As a young adult active in the life of my parish and diocese, I am often asked why I “do what I do.” The even better question I am frequently (but usually jokingly) asked is, “What is wrong with you?!” These questions are typically posed by the “church ladies” that will often comment on my bright red hair and then go on to lament the fact that their children or grandchildren do not attend Mass on Sundays.
I find these conversations to be great times for evangelization, and I try to respond with a question of my own: “When was the last time you asked them to come with you?” A blank face usually stares back at me. As Catholics, inviting someone to go to Mass with them is often a foreign concept.
For many of us (myself included), faith is a very personal thing, and the thought of wearing it on our sleeves is not necessarily the most comfortable. Perhaps the Season of Advent that we will begin on Sunday is the perfect opportunity to invite a friend, family member, or neighbor back to the practice of their faith.
As we wrestle between the Season of Advent and the secular Christmas season, it might be helpful to view our lives as Christians as a perpetual Advent, as a constant rebirth. The Advent that we seek is something new, something filled with the grace of rejuvenation through the working of the Holy Spirit.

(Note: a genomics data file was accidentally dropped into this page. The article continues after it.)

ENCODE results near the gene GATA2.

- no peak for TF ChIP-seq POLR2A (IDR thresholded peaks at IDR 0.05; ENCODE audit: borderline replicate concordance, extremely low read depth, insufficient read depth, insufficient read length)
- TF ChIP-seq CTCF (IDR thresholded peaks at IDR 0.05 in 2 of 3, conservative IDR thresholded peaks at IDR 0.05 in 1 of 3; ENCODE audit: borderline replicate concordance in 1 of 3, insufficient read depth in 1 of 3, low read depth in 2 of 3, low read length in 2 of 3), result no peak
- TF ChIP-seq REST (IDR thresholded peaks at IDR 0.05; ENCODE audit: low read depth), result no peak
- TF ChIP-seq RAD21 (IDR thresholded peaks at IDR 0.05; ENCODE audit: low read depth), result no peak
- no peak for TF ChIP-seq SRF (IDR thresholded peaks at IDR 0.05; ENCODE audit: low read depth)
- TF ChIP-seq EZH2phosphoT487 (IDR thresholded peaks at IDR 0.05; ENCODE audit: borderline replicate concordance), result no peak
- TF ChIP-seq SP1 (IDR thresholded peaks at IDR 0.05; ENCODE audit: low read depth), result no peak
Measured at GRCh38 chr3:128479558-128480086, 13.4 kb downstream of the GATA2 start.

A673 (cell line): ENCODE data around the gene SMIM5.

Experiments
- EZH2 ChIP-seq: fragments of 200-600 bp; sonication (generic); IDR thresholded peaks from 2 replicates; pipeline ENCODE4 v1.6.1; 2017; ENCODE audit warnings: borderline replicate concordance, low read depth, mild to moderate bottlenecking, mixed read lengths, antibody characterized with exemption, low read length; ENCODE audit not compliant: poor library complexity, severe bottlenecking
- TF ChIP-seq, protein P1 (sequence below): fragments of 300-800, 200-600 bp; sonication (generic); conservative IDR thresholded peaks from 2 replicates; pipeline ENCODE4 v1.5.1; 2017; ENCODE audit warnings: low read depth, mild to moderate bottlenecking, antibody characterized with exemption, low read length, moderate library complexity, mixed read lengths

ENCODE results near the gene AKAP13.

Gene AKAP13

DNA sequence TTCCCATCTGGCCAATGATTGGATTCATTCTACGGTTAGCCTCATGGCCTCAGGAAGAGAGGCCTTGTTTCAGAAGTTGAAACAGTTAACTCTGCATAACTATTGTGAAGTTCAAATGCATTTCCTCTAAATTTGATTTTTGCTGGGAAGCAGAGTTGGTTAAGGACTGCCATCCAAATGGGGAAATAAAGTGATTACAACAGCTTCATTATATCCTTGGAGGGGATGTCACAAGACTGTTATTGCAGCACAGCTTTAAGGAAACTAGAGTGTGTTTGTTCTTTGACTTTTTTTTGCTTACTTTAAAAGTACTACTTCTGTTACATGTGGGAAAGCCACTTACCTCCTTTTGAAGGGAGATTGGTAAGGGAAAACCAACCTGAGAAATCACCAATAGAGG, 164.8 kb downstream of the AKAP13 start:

The mission of baptized Christians is to believe, practice, and teach the truths of the faith. Responding to this call in a responsible and proactive way is often the problematic or challenging part to living out the task of evangelization.
The picture of faith that we often paint for ourselves is frequently an illusion of what we desire out of our own human weakness. If faith lacks substance, Pope Benedict XVI has said that our individual faith “will not be big enough to cope with reality.” If we believe that a sign will fall from the heavens with the answers to our questions of faith, then we are missing the signs that God provides for us each and every day.
In its authenticity, true faith should be given out of love for God and with the confidence that God does not need our praise and thanksgiving. Although we trust in a God that we cannot see, we believe in the Advent of a renewing and fulfilling redeemer whose Church should be compelled to evangelize and spread the message of salvation.
My challenge to you as we begin this Season of Advent is this: Invite someone to go to Mass with you. Smile. Listen to some Christmas music. Put some pocket change in the bell ringer’s bucket for charity. “Prepare the way of the Lord” (Mk 1:3) and “be vigilant at all times” (Lk 21:36). A blessed Advent to you and yours!
Grant your faithful, we pray, almighty God,
the resolve to run forth to meet your Christ
with righteous deeds at his coming,
so that, gathered at his right hand,
they may be worthy to possess the heavenly Kingdom.
Through our Lord Jesus Christ, your Son,
who lives and reigns with you in the unity of the Holy Spirit,
one God, for ever and ever.
-Collect, First Sunday of Advent
Alex R. Boucher is the Program & Operations Coordinator for the Catholic Apostolate Center. Follow Alex on Twitter at @AlexBoucher.